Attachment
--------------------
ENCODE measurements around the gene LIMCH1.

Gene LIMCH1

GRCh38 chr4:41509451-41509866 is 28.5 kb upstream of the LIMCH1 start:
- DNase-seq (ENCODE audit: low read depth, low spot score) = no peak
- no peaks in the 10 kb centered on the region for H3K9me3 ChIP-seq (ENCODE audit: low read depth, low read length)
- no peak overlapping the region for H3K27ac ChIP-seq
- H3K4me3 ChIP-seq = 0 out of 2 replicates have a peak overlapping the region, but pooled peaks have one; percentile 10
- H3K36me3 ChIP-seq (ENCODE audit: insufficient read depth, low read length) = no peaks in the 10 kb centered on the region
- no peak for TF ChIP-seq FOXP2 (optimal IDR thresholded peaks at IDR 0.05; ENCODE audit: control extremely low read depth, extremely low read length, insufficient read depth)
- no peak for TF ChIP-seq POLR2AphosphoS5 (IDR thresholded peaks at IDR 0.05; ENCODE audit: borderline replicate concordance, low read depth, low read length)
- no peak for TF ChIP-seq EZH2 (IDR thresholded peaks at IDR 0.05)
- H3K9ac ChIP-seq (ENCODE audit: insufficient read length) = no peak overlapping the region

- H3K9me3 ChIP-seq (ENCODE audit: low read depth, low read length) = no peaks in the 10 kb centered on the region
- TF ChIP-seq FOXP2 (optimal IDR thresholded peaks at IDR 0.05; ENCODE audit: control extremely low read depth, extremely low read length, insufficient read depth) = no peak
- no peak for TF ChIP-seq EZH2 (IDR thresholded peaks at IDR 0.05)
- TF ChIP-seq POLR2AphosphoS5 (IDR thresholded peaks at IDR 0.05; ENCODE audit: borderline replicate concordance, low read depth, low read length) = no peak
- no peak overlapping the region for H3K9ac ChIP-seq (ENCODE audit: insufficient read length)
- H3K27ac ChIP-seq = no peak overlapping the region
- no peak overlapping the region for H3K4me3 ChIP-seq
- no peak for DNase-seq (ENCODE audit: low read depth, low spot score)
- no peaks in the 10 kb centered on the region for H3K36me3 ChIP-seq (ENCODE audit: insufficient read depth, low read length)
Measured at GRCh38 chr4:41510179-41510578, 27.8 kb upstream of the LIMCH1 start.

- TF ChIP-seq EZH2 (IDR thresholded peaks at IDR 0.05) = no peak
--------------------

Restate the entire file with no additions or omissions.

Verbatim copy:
ENCODE measurements around the gene LIMCH1.

Gene LIMCH1

GRCh38 chr4:41509451-41509866 is 28.5 kb upstream of the LIMCH1 start:
- DNase-seq (ENCODE audit: low read depth, low spot score) = no peak
- no peaks in the 10 kb centered on the region for H3K9me3 ChIP-seq (ENCODE audit: low read depth, low read length)
- no peak overlapping the region for H3K27ac ChIP-seq
- H3K4me3 ChIP-seq = 0 out of 2 replicates have a peak overlapping the region, but pooled peaks have one; percentile 10
- H3K36me3 ChIP-seq (ENCODE audit: insufficient read depth, low read length) = no peaks in the 10 kb centered on the region
- no peak for TF ChIP-seq FOXP2 (optimal IDR thresholded peaks at IDR 0.05; ENCODE audit: control extremely low read depth, extremely low read length, insufficient read depth)
- no peak for TF ChIP-seq POLR2AphosphoS5 (IDR thresholded peaks at IDR 0.05; ENCODE audit: borderline replicate concordance, low read depth, low read length)
- no peak for TF ChIP-seq EZH2 (IDR thresholded peaks at IDR 0.05)
- H3K9ac ChIP-seq (ENCODE audit: insufficient read length) = no peak overlapping the region

- H3K9me3 ChIP-seq (ENCODE audit: low read depth, low read length) = no peaks in the 10 kb centered on the region
- TF ChIP-seq FOXP2 (optimal IDR thresholded peaks at IDR 0.05; ENCODE audit: control extremely low read depth, extremely low read length, insufficient read depth) = no peak
- no peak for TF ChIP-seq EZH2 (IDR thresholded peaks at IDR 0.05)
- TF ChIP-seq POLR2AphosphoS5 (IDR thresholded peaks at IDR 0.05; ENCODE audit: borderline replicate concordance, low read depth, low read length) = no peak
- no peak overlapping the region for H3K9ac ChIP-seq (ENCODE audit: insufficient read length)
- H3K27ac ChIP-seq = no peak overlapping the region
- no peak overlapping the region for H3K4me3 ChIP-seq
- no peak for DNase-seq (ENCODE audit: low read depth, low spot score)
- no peaks in the 10 kb centered on the region for H3K36me3 ChIP-seq (ENCODE audit: insufficient read depth, low read length)
Measured at GRCh38 chr4:41510179-41510578, 27.8 kb upstream of the LIMCH1 start.

- TF ChIP-seq EZH2 (IDR thresholded peaks at IDR 0.05) = no peak